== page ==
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Subject:Re: OT: how safe is "the cloud"? From:Ken Stitzel <kstitzel -at- symplified -dot- com> To:Tech Whirl <techwr-l -at- lists -dot- techwr-l -dot- com> Date:Thu, 7 Jun 2012 12:22:47 -0600
Thanks for the link. The other responders are correct. The article is
unrelated to the LinkedIn hack (at least as far as we know--LinkedIn will
probably be very reluctant to go into details).
The researcher in the article basically rented some computers online from
Amazon because they could crunch more numbers more quickly than his own
computers. That's one of the "cloud" services that Amazon offers.
But then he used that rented computing power to break a widely used (and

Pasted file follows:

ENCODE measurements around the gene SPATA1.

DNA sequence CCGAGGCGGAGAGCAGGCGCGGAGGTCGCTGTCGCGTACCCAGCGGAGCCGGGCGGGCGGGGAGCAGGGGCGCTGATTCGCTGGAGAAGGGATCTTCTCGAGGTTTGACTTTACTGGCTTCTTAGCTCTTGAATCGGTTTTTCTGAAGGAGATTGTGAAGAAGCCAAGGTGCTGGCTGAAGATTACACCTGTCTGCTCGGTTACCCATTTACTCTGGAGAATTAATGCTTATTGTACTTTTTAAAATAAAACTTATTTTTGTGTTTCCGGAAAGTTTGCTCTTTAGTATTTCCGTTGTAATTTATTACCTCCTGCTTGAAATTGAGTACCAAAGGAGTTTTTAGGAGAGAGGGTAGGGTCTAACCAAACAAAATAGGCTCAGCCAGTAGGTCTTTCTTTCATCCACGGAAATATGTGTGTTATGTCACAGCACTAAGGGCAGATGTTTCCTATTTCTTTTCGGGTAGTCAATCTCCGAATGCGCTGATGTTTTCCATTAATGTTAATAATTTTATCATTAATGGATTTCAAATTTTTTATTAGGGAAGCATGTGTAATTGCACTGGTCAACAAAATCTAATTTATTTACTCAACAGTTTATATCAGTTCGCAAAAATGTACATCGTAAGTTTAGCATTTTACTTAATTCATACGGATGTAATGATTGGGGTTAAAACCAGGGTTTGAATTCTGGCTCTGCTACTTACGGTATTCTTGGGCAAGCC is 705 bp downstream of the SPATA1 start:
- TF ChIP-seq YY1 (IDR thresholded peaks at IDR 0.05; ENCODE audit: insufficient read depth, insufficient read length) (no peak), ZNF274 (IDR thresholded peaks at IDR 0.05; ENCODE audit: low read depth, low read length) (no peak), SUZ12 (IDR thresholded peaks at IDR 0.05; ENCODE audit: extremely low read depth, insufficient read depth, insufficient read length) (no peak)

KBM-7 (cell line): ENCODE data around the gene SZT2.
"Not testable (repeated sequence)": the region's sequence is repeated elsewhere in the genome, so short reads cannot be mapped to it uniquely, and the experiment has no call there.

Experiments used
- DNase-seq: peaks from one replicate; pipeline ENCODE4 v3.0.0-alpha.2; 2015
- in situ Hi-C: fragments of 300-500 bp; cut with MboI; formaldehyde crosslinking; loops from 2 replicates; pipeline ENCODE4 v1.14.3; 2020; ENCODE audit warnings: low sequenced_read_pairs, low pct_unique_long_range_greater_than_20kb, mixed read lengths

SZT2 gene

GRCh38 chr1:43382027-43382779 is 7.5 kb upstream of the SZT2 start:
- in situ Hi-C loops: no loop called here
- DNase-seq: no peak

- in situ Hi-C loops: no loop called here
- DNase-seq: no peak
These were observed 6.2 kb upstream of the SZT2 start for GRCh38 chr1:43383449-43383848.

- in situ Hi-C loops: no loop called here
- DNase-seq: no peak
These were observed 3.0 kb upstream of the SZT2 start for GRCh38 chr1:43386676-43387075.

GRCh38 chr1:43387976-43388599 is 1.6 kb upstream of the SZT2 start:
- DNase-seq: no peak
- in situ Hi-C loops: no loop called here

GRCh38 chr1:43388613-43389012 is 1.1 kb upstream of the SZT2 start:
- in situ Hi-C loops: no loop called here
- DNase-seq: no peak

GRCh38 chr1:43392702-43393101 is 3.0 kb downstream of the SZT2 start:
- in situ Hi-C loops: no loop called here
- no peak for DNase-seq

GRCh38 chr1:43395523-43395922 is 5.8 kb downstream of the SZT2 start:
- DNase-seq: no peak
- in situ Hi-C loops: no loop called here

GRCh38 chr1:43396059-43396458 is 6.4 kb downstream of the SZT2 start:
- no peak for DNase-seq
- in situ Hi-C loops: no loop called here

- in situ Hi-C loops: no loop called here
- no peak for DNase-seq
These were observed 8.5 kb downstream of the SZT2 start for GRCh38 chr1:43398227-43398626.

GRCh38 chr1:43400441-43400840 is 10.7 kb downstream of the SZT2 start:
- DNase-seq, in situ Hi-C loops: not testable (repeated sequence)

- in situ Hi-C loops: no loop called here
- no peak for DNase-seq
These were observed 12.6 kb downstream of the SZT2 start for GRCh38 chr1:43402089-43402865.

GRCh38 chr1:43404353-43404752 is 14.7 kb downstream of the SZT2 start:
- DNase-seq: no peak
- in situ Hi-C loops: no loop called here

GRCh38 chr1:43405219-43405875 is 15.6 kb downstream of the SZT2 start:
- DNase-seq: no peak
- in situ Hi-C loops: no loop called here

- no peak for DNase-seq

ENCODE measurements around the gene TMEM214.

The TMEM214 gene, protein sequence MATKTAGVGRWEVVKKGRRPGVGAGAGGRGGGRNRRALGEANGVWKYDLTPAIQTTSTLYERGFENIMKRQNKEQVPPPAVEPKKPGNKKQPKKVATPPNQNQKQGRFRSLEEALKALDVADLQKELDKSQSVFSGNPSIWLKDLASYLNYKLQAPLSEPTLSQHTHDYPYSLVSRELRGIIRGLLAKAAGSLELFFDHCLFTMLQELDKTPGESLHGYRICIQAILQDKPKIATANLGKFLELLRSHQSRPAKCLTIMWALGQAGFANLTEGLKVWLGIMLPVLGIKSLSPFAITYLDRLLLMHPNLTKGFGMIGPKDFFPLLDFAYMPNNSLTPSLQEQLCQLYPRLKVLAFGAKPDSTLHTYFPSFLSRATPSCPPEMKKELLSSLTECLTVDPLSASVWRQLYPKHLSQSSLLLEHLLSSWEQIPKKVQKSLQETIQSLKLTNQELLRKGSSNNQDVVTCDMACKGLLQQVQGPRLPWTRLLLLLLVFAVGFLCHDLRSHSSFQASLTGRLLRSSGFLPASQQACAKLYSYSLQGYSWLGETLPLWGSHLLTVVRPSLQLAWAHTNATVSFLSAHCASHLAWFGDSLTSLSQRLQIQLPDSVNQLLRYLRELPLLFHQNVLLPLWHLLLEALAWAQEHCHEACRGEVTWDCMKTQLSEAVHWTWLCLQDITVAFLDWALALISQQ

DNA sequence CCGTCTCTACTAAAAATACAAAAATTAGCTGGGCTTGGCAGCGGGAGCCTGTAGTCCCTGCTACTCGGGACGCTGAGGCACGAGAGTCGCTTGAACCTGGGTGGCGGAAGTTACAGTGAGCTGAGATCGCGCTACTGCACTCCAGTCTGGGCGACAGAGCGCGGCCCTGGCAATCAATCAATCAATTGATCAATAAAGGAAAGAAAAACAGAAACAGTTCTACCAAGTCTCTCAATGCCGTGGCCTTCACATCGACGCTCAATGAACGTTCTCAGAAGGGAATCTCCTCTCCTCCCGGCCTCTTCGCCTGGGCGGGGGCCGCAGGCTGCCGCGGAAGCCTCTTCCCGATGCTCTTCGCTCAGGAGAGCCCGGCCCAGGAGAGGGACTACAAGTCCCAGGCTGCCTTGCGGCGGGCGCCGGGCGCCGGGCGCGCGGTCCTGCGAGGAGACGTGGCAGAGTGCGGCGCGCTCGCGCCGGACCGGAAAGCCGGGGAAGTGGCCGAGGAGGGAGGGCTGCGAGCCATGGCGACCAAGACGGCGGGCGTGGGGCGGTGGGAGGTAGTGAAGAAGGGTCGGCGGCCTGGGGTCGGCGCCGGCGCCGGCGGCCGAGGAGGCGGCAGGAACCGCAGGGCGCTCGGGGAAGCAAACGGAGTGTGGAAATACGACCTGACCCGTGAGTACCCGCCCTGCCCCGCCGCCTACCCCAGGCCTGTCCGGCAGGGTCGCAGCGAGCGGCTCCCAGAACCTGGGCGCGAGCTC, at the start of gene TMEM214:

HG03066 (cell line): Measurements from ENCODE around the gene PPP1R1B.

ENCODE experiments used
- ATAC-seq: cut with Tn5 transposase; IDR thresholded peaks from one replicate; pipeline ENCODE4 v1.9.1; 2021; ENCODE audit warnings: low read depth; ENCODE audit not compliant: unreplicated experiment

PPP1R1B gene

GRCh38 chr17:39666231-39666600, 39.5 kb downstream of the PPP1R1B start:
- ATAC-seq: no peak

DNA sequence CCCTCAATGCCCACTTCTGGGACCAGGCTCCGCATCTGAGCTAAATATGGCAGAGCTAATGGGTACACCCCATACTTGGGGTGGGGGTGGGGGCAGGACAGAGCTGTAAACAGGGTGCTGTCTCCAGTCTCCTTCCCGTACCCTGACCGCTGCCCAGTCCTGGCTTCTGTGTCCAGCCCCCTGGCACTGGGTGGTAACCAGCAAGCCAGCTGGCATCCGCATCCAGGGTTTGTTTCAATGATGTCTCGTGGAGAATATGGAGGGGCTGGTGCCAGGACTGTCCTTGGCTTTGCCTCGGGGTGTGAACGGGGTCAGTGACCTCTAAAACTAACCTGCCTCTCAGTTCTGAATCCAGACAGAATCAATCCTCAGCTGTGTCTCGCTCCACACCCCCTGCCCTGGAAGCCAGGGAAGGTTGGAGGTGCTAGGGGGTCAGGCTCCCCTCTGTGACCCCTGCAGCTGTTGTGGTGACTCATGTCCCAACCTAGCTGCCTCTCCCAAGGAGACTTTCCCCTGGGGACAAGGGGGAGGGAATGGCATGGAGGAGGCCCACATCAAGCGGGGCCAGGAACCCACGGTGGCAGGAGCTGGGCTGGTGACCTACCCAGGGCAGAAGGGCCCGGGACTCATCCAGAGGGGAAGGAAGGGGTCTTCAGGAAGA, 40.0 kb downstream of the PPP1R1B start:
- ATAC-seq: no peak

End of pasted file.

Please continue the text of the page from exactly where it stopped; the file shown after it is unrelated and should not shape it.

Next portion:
old) security algorithm. (The algorithm is just a recipe for making
information more secure while it flies over the wires of the internet. The
recipe makes it look like gibberish or hash. SHA-1 stands for Secure Hash
Algorithm-1. There are also other uses for hash functions.) The fellow in
the article didn't do anything wrong, nor did Amazon's cloud service. He
actually did a service to people that run things on the internet by showing
that SHA-1 is not secure anymore. People who want to protect the encoded
signals zooming around on the internet just need to use a stronger
recipe--and there are plenty.
No shame in admitting you don't know the technology. I know enough to put
my foot in my mouth from working on several security/cloud-related
projects. It's not so hard once you learn it, but the concepts seemed very
strange to me at first. (Just don't put me in charge of locking down the
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